But that’s ’cause people are not reading him carefully. It’s, they think of him as some kind of hermit. Somebody who went away from society, not true. Society was always important to him. I mean, being part of a community, being part of Concord, being part of his family, those were important things. He didn’t walk away from anything or try to get away from… It’s kind of interesting. If you think about the time he spent at Walden Pond, the two years, two months, two days. That’s 5% of his life. That means that 95% of his life that was spent living in a town, primarily Concord, a short time in New York and in Cambridge. But somehow we ignore this Thoreau, who spent his day interacting with family and friends and farmers, strangers, students, employers and audiences, and think only about the time at Walden Pond, turn him into a hermit and then call him a hypocrite because he wasn’t. I just think people are, they get him wrong.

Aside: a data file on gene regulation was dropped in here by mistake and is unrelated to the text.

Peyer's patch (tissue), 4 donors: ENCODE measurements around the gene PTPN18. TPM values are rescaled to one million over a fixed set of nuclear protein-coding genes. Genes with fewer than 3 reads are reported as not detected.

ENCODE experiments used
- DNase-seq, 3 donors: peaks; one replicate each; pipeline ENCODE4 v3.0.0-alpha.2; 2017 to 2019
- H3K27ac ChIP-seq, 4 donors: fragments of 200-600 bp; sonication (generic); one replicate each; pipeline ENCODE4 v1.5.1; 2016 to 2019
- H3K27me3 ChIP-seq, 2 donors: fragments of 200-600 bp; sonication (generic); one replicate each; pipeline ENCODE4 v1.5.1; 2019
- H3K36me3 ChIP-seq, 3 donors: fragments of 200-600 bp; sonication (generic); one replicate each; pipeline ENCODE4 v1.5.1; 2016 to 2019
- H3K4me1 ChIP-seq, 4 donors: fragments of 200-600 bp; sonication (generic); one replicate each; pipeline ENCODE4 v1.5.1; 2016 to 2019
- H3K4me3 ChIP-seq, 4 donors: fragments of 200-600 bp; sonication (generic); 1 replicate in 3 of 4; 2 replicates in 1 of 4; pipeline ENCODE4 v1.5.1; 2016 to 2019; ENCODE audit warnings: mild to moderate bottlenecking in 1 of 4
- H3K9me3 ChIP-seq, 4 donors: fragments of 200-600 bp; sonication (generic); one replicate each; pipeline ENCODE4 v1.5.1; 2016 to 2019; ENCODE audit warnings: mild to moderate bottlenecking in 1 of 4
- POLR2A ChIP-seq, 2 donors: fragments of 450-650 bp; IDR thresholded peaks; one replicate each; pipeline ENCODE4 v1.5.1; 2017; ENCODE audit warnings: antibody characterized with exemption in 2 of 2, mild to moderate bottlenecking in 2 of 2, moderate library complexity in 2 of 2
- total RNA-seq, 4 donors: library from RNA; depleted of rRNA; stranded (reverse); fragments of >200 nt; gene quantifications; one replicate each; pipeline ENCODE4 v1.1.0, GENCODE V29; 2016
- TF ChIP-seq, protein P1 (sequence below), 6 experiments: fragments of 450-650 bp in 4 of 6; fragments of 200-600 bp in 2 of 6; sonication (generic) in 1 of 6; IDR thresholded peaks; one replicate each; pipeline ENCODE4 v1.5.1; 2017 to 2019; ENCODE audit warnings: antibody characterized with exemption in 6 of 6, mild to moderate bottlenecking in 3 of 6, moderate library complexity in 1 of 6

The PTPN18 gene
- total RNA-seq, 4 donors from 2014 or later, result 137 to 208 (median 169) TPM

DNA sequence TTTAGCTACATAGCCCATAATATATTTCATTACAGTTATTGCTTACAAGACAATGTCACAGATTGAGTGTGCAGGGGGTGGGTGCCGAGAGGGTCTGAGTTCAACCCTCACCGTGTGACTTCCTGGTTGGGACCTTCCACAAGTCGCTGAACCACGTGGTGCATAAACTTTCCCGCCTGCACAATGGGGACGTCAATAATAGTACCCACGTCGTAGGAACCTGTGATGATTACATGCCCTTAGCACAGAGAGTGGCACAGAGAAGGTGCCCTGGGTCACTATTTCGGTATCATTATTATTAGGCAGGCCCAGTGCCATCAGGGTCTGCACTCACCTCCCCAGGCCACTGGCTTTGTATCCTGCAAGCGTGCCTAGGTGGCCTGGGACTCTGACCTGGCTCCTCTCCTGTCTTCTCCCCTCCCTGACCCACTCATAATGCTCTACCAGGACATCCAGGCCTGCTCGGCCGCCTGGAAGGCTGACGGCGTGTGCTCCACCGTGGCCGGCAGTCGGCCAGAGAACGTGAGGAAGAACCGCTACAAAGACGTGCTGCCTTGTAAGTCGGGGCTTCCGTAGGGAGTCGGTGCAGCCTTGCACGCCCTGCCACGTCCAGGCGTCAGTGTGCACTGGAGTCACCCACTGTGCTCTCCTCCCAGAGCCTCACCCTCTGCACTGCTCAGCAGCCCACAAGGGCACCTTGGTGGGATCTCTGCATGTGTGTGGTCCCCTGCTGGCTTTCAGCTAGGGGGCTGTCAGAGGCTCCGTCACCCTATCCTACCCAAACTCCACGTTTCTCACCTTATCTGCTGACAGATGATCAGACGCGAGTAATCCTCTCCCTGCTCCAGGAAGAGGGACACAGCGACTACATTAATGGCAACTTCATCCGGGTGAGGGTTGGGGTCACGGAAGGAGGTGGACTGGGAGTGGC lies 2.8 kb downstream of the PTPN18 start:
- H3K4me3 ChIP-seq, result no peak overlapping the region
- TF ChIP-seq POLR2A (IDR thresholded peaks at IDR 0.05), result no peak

I talk to a lot of students. And for many of them, that idea of living a Thoreauvian life has to do with separating themselves from society, shutting off their phones maybe, or unplugging their laptops, going off on their own, living in the woods or some equivalent, or like Christopher McCandless going off into the wild. And I tell them, “No. You’ve got it all wrong. That is not what it’s about. It’s just about how to live your life.” And I think people who feel that they need to do something Thoreauvian and in doing that, it is going and building a cabin in the woods or going off somewhere to the mountains or whatever, are really missing the point of what the book is about.
Brett McKay: Yeah. You say it’s about living deliberately. Well, not necessarily. That’s not deliberately in the woods, but just living deliberately in general.